FF cynical shift to aggression could trip up party progress
INSIDE POLITICS:The scale of the Government’s achievement in replacing the onerous promissory notes with long-term bonds should have a hugely positive impact on the country’s long-term prospects, but the political consequences are more difficult to quantify.
A predictable chorus of negative voices, inside and outside the Dáil, has done its best to misrepresent the nature and the importance of the deal but its beneficial effects are already being reflected in lower borrowing costs for the country.
The deal is also a further reminder of the positive role the European Union and its institutions played in preventing this country from going over the brink in its darkest days. The bailout from our EU partners enabled the State to function and to continue paying public servants and welfare recipients when it was effectively priced out of the bond market. That should not be forgotten in the rush to exit the bailout.
If the Government manages to bring off the final leg of its bank debt strategy and get the European Stability Mechanism to take over the recapitalisation costs of the pillar banks, Ireland’s debt/gross domestic product ratio will come down close to the EU average. That would mark a real turnaround in the country’s fortunes.
The problem facing Coalition TDs is to explain to voters why the undeniable achievement of getting the national finances in order is so important when those same voters are going to be squeezed again in the next couple of budgets.
Going on the results of last week’s Ipsos MRBI/Irish Times opinion poll, Fine Gael TDs will have an easier task getting credit for the deal than their Labour counterparts. Fine Gael voters were far more attuned than Labour supporters to the importance of getting a deal on the promissory notes as well as to the necessity of the Government’s overall economic strategy.
However, TDs of both parties are finding it hard to convince voters of the need for continued cutbacks and tax increases despite the debt deal. When the property tax bills start dropping through people’s letter boxes in the second half of the year and charges for water are introduced a year later it is going to get even tougher.
As well as facing the unremitting barrage of criticism from Sinn Féin and the various Independents, the Government will also have to contend with an increasingly confident Fianna Fáil.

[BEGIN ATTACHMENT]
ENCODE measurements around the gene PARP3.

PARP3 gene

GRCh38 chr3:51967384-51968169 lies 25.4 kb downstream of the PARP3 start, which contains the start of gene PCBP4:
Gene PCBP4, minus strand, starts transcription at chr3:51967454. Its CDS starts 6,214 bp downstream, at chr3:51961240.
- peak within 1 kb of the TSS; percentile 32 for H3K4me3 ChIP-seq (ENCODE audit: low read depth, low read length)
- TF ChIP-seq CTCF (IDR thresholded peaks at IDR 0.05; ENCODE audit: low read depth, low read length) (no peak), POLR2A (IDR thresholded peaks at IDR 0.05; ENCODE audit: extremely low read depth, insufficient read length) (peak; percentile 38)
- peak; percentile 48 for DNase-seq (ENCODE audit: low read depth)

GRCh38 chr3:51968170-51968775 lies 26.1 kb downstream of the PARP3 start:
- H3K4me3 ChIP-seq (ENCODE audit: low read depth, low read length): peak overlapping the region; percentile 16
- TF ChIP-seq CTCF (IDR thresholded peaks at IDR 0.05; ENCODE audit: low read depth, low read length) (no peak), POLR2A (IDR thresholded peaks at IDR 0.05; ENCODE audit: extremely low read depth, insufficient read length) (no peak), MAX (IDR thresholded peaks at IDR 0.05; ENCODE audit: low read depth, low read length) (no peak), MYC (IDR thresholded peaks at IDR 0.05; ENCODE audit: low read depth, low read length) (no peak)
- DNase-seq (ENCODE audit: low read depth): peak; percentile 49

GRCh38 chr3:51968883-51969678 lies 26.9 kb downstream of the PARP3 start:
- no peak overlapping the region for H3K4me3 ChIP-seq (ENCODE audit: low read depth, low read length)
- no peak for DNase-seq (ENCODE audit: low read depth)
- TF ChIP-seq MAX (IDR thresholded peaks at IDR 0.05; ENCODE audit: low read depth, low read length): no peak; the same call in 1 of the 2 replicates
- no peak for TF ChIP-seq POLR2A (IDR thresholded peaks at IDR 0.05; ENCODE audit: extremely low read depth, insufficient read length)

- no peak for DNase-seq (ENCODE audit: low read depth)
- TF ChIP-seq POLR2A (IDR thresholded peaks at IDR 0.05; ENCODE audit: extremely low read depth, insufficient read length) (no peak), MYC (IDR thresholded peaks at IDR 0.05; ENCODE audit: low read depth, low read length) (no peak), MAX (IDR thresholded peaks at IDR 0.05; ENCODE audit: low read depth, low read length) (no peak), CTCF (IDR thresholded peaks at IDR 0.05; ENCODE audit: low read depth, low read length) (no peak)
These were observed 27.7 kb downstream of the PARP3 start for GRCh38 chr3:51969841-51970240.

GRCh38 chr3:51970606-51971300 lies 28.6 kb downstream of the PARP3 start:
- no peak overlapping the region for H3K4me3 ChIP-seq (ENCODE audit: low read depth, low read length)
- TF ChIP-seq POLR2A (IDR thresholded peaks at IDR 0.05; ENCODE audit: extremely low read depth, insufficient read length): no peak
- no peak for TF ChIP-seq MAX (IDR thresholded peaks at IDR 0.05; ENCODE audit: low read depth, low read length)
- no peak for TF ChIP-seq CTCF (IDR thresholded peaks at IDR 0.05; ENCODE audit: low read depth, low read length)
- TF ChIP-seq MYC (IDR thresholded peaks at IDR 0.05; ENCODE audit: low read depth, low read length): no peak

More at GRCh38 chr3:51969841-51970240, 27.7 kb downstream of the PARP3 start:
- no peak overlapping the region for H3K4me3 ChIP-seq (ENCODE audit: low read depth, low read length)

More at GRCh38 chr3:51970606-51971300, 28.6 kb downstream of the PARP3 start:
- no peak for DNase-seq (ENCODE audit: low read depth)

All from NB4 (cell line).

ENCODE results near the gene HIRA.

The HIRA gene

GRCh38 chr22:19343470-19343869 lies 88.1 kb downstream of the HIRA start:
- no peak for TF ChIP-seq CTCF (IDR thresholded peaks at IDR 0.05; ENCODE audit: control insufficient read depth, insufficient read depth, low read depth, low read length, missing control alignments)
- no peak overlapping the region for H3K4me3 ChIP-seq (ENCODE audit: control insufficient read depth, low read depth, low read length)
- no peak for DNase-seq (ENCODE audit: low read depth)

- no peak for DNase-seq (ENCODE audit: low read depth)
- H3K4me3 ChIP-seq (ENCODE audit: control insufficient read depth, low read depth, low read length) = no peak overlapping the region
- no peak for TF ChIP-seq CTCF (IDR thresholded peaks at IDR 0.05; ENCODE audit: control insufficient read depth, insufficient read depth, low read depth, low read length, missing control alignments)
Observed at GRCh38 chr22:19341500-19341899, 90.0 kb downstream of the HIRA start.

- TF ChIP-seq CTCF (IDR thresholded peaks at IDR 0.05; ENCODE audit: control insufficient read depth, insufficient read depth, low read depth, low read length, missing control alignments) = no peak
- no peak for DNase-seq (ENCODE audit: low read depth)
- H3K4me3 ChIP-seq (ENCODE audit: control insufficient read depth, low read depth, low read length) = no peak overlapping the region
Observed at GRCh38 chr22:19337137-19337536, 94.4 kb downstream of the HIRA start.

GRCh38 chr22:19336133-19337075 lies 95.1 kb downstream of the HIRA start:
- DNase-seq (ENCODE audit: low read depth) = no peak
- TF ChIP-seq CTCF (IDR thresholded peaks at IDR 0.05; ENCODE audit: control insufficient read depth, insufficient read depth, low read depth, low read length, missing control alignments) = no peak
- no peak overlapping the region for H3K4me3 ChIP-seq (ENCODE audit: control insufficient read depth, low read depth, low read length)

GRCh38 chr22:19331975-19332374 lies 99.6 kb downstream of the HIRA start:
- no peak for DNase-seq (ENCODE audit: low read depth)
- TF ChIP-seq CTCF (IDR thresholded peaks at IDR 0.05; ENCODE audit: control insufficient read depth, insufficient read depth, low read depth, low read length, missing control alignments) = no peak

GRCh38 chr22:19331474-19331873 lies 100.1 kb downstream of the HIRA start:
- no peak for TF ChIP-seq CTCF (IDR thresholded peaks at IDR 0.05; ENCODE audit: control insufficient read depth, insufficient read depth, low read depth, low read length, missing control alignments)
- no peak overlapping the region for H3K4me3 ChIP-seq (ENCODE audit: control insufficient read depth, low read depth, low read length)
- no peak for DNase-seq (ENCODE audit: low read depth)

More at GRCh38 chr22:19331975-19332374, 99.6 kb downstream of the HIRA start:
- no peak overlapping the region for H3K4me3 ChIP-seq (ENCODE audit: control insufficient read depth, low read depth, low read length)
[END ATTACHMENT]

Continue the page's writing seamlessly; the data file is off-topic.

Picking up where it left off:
The Irish Times opinion poll showing Fianna Fáil back as the leading party for the first time in five years has come as a further morale-boost for a party that faced the real possibility of extinction after the election of 2011.
There was some irony in the fact that a party whose reputation had been so badly damaged by its handling of the banking crisis had its own recovery confirmed in the week that the deal on the promissory notes drew a line under one of its worst mistakes. The test now facing the party is how it defines its role. For the past two years it has moved gingerly, providing nuanced opposition in the Dáil rather than the full-blooded variety in evidence from the other parties and individuals on the same side of the House.
The response of Fianna Fáil finance spokesman Michael McGrath to the deal on the promissory notes was an example of that approach. While he queried the terms, he gave it a qualified welcome, in contrast to the rest of the Opposition who denounced it in loud and intemperate tones.
However, there are signs that Fianna Fáil is beginning to shift into a more aggressive mode. Its attempt to make political capital out of the Magdalene laundries controversy and the property tax indicates a move to the opportunistic tactics that characterised it in the past, particularly under the leadership of Charles Haughey.
On the Magdalene laundries, the call for a blanket apology by the Taoiseach on behalf of the State is particularly cynical given that, while in government, Fianna Fáil specifically excluded the laundries from the scope of the redress board for fear of the financial implications for the State.
It is clear that the legal advice given to Enda Kenny is that an apology on behalf of the State will inevitably involve enormous cost to the taxpayer. Politically he has to find a way of apologising to the women and also of providing decent compensation to them without opening up the process to the enormous legal costs that would inevitably arise from a State apology.
On the property tax, Fianna Fáil also appears to be positioning itself to exploit the Coalition’s difficulties for all they are worth. Given that Fianna Fáil in government agreed with the troika on the necessity for a property tax, and included such a measure in its National Recovery Plan published in November 2010, its opposition now looks particularly opportunistic.
Fianna Fáil’s flaws
Fianna Fáil appears to have succumbed to the temptation to adopt an increasingly aggressive stance in the belief that it is the best way to represent the public mood and put it back on the road to power. The danger for the party is that cynicism of this order will remind the electorate of all that was bad about the party in its heyday.
As it ponders whether to compete with the rest of the Opposition in outrage and indignation or continue with a more balanced approach, the party might do well to ponder the results of the fiscal treaty referendum last year.
When presented with a stark choice about the country’s future, 60 per cent of people voted Yes to fiscal responsibility. Fianna Fáil played a courageous role in campaigning with the two Government parties in persuading a majority to take that decision.
Playing the populist card now, just as the country is within striking distance of economic recovery, could undermine the party’s hard won recovery in quick order.